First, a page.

How does someone get a link to the Orb

charles_sumner at harvard.edu charles_sumner at harvard.edu
Wed Jun 25 12:53:16 PDT 2003

At 08:50 PM 6/24/2003 -0700, Philip Hart wrote:
>We don't know much about who Paarfi has interviewed, but he claims to have
>read notes or correspondence from the principals and to have gotten
>information from Sethra.  Tazendra, Pel, Aerich, and Khaavren were present
>at the decreation, and if you don't trust the former two to quote Adron
>correctly, surely the latter two are fair witnesses.

Paarfi is not writing an historical account of the disaster, he's writing a 
romantic novel about it that features people who were present during key 
events.  We have no assurance that he has related whatever quotes he may 
have gotten from Aerich or Khaavren (or found in their letters) verbatim, 
and every reason to believe that he has not.  IIRC, the introduction to TPG 
explains how Paarfi's adjusted the style of language to give it more of an 
old-fashioned feel as was used in the plays of the period.

Whatever real facts Paarfi has collected about the disaster would appear in 
his great unfinished work "Toward Beginning a Survey of Some Events 
Contributing to the Fall of the Empire" and it'll probably be a while until 
we see that in print.  For his historical romances, he may have tweaked the 
facts to make Adron seem more noble than he actually was (it helps them 
sell better after all).

>I think _Jhereg_ is not exactly canon - Vlad says some funny stuff about
>reviving beheaded people, for example - and Aliera's account seems both
>muddled and likely to be biased.

If Paarfi did "read notes or correspondence from the principals," that 
would have to include Aleria and _Jhereg_ (as well as _Issola_).  Yes, her 
account is biased, but if she consented to talk to Paarfi about the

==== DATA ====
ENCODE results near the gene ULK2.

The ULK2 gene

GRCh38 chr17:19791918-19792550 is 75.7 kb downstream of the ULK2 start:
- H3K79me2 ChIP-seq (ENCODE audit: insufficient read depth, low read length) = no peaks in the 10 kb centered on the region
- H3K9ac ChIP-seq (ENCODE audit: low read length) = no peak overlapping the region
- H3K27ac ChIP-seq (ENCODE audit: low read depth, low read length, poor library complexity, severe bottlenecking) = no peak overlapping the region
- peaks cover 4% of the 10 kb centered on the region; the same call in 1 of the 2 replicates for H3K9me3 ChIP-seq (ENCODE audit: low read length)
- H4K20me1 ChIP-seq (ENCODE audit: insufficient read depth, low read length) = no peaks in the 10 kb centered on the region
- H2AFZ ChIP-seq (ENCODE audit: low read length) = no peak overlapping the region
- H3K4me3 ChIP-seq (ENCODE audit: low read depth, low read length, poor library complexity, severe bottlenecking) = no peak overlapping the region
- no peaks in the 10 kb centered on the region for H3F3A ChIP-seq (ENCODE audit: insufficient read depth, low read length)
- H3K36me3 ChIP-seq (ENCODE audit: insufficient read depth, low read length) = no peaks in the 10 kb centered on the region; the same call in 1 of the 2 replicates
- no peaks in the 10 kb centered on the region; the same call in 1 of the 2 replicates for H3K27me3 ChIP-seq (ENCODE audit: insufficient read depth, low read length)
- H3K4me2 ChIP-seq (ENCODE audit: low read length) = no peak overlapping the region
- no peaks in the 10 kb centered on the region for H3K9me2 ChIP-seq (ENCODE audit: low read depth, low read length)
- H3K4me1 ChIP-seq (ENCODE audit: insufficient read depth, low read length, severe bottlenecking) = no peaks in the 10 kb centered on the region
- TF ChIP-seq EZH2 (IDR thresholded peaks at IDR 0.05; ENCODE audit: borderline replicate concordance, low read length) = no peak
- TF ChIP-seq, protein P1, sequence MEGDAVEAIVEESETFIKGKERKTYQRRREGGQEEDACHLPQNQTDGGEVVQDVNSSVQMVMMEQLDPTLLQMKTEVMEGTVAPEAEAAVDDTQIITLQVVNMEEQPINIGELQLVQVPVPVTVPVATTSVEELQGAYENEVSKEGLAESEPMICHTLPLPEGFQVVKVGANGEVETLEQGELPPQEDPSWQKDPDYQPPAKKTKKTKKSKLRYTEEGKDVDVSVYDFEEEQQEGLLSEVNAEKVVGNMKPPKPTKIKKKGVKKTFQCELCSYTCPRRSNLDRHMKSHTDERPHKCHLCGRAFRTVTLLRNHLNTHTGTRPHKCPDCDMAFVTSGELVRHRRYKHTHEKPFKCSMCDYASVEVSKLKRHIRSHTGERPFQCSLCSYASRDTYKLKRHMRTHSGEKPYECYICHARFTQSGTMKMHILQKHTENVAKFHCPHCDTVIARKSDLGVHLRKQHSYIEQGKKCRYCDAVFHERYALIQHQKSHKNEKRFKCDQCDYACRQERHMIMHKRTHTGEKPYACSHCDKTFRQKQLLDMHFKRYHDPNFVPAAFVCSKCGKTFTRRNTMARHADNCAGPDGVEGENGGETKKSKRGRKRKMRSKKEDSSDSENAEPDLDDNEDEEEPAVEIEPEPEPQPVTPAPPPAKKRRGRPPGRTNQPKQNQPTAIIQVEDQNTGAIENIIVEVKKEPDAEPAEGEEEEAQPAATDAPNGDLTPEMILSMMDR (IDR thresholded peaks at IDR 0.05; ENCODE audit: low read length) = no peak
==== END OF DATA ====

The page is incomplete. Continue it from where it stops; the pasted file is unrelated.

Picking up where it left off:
details, you can bet that she'd have happily spun her account of the events 
to shed a more positive light on her father and perhaps Paarfi bought into 
it.  Also, if Paarfi had written that Adron was an idiot, he might not have 
survived to write the later books.

I think that FHYA is an excellent primer about the events surrounding the 
disaster, but just as everything in the Taltos books is colored by Vlad's 
point of view, the "historicals" are colored by Paarfi's (and the 
information that the players were willing to write down or otherwise give 
to Paarfi) so you have to be careful before accepting them as canon.

All of the Dragerea books have a bit of Rashomon to them in that the 
accounts are colored by the person telling the story.  The fact that the 
Paarfi books are told from a third-person perspective doesn't make them any 
more truthful than the Vlad books since they are very much told from 
Paarfi's point of view (and SKZB is happy to remind us of this throughout 
the books by drawing attention to Paarfi's style).

Charley Sumner
charles_sumner at harvard.edu

"That's brilliant!  They've hid the information in
plain sight by disguising it as a web page."